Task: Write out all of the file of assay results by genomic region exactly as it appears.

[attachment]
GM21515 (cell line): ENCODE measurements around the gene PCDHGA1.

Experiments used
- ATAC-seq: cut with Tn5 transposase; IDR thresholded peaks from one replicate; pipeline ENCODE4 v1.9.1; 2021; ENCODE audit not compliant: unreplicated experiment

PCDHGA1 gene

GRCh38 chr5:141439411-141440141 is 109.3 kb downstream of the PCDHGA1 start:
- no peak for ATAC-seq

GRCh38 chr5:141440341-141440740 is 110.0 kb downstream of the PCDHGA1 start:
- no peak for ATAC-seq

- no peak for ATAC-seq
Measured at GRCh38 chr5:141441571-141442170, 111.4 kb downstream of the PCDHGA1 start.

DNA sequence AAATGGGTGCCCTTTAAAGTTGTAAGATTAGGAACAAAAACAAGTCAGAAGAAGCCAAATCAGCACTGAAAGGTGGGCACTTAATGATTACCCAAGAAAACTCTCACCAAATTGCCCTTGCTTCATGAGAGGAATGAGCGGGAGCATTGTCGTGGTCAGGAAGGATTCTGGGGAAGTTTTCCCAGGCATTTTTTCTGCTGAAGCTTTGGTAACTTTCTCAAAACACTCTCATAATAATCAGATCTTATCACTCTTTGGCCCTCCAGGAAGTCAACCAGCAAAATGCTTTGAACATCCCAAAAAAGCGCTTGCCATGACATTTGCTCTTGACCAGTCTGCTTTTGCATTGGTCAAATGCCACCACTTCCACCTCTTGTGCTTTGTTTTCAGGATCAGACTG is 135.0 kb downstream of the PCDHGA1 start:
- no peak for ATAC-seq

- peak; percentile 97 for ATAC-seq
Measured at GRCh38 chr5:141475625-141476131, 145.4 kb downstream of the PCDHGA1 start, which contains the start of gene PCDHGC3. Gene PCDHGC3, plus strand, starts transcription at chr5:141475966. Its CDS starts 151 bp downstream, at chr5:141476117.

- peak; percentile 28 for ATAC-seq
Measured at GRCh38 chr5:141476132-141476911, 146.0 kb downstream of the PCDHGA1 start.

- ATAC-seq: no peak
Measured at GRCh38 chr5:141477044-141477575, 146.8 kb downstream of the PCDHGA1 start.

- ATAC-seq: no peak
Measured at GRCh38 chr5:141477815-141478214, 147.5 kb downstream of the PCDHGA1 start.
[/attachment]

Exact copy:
GM21515 (cell line): ENCODE measurements around the gene PCDHGA1.

Experiments used
- ATAC-seq: cut with Tn5 transposase; IDR thresholded peaks from one replicate; pipeline ENCODE4 v1.9.1; 2021; ENCODE audit not compliant: unreplicated experiment

PCDHGA1 gene

GRCh38 chr5:141439411-141440141 is 109.3 kb downstream of the PCDHGA1 start:
- no peak for ATAC-seq

GRCh38 chr5:141440341-141440740 is 110.0 kb downstream of the PCDHGA1 start:
- no peak for ATAC-seq

- no peak for ATAC-seq
Measured at GRCh38 chr5:141441571-141442170, 111.4 kb downstream of the PCDHGA1 start.

DNA sequence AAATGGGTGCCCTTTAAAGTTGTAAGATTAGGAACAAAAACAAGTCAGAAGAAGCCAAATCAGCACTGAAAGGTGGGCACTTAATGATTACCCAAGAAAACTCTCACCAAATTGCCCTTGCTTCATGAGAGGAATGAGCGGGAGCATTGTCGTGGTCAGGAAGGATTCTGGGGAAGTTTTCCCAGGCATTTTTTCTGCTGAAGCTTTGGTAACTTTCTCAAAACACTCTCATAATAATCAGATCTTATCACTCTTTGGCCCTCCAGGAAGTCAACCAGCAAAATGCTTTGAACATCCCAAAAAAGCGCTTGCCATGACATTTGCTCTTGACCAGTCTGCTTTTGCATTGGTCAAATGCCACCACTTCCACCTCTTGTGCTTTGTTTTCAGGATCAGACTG is 135.0 kb downstream of the PCDHGA1 start:
- no peak for ATAC-seq

- peak; percentile 97 for ATAC-seq
Measured at GRCh38 chr5:141475625-141476131, 145.4 kb downstream of the PCDHGA1 start, which contains the start of gene PCDHGC3. Gene PCDHGC3, plus strand, starts transcription at chr5:141475966. Its CDS starts 151 bp downstream, at chr5:141476117.

- peak; percentile 28 for ATAC-seq
Measured at GRCh38 chr5:141476132-141476911, 146.0 kb downstream of the PCDHGA1 start.

- ATAC-seq: no peak
Measured at GRCh38 chr5:141477044-141477575, 146.8 kb downstream of the PCDHGA1 start.

- ATAC-seq: no peak
Measured at GRCh38 chr5:141477815-141478214, 147.5 kb downstream of the PCDHGA1 start.